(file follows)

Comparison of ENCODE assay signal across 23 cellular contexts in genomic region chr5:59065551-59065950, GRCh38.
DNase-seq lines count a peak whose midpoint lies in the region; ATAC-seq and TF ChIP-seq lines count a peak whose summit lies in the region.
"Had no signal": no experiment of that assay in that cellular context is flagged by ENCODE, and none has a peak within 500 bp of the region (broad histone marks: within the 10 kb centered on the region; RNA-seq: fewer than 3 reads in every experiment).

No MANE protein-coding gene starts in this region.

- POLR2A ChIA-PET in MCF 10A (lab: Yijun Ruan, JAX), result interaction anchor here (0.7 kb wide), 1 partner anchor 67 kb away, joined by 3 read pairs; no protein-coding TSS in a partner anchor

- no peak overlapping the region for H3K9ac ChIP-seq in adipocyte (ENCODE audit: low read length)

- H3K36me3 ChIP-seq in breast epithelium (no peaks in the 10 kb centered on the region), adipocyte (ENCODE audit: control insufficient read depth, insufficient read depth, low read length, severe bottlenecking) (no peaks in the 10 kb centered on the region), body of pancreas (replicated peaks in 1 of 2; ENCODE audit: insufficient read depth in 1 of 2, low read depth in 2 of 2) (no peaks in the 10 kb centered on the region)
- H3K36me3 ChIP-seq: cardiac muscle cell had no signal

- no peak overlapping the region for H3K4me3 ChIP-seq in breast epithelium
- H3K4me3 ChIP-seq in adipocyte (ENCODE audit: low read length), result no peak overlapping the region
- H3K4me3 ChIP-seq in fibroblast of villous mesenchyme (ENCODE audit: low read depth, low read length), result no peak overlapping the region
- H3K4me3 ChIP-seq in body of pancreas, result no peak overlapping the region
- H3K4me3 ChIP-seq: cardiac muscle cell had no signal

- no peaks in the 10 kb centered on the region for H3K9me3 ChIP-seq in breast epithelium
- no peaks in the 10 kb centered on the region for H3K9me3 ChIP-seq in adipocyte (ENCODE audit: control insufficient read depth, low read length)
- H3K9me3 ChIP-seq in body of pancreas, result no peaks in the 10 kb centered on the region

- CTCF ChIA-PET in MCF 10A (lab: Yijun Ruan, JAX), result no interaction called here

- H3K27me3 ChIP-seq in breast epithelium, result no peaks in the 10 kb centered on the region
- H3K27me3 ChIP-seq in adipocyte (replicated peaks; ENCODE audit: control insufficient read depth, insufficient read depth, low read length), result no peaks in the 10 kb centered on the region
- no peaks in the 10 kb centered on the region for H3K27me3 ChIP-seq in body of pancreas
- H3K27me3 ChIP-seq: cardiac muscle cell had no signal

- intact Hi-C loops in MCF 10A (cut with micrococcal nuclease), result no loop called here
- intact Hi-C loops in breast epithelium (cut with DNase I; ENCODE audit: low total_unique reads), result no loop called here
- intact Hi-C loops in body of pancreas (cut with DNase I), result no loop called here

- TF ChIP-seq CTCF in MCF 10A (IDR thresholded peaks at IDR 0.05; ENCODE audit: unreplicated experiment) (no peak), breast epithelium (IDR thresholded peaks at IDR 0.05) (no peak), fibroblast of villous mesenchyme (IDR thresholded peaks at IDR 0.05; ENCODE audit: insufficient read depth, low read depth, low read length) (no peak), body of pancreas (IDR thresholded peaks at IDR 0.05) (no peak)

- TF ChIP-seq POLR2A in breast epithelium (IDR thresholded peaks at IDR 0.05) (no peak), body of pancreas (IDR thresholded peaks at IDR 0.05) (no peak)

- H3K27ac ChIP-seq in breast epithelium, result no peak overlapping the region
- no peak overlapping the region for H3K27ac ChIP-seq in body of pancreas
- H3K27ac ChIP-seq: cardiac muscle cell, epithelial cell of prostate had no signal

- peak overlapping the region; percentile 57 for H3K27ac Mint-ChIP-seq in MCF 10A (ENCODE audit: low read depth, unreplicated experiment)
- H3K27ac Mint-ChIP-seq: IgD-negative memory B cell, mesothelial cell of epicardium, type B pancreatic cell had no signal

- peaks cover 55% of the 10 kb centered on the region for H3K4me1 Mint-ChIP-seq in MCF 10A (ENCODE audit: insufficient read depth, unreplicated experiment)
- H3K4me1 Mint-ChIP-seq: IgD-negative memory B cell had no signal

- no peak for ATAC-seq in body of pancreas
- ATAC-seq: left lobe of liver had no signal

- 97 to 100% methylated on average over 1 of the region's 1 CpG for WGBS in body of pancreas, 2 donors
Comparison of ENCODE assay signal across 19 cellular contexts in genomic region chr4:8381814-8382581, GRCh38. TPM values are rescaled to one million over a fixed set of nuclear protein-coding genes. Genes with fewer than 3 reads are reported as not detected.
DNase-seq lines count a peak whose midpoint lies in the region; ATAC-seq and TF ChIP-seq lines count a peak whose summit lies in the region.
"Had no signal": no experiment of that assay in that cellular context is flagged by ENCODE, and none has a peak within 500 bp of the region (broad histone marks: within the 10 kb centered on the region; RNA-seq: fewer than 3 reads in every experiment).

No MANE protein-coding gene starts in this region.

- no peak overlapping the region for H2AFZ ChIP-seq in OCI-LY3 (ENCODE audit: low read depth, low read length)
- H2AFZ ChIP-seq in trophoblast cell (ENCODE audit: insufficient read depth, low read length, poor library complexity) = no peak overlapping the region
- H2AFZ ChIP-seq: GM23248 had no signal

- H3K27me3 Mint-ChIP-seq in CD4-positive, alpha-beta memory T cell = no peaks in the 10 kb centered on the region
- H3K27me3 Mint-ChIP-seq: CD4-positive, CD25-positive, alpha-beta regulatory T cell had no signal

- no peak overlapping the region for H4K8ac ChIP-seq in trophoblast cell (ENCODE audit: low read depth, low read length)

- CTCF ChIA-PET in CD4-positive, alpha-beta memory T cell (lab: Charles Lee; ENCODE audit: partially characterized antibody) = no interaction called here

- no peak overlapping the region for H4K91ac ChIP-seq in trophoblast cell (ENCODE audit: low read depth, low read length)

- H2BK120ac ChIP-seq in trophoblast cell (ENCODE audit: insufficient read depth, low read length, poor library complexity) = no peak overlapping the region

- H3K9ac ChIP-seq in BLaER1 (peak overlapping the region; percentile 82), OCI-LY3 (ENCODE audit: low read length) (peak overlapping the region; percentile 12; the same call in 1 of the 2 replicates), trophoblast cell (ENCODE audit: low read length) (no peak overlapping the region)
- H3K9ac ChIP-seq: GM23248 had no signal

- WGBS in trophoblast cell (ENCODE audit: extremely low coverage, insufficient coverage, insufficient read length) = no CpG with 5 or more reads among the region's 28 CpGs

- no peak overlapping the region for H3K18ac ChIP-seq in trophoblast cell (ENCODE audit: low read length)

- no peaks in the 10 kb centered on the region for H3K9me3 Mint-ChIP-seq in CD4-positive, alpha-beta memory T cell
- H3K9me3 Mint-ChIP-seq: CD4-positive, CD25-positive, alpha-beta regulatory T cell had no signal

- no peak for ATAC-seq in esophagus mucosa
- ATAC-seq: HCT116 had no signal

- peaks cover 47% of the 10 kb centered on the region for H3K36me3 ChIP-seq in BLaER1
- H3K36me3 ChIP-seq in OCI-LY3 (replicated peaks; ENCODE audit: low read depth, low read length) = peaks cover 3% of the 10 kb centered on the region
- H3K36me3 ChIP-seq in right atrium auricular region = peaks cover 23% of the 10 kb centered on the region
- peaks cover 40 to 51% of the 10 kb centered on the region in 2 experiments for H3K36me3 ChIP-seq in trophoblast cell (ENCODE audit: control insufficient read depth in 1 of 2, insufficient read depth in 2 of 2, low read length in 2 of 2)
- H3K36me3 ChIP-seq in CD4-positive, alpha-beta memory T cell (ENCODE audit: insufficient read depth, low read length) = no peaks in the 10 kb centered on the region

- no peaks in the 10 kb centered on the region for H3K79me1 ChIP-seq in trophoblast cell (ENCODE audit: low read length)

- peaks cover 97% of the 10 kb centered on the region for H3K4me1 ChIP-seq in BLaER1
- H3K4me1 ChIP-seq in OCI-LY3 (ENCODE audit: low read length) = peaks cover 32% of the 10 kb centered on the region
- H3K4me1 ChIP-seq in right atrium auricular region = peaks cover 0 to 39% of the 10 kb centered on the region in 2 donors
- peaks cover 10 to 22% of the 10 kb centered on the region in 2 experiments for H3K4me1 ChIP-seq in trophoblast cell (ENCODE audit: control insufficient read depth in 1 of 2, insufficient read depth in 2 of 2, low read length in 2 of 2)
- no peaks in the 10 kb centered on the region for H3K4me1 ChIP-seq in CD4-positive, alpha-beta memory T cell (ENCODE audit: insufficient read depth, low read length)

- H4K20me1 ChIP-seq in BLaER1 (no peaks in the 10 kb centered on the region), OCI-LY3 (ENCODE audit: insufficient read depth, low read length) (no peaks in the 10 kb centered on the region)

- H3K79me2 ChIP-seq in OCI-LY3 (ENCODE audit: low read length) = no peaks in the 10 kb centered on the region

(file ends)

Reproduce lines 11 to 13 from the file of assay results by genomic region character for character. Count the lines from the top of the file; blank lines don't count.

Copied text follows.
- H3K4me3 ChIP-seq in fibroblast of villous mesenchyme (ENCODE audit: low read depth, low read length), result no peak overlapping the region
- H3K4me3 ChIP-seq in body of pancreas, result no peak overlapping the region
- H3K4me3 ChIP-seq: cardiac muscle cell had no signal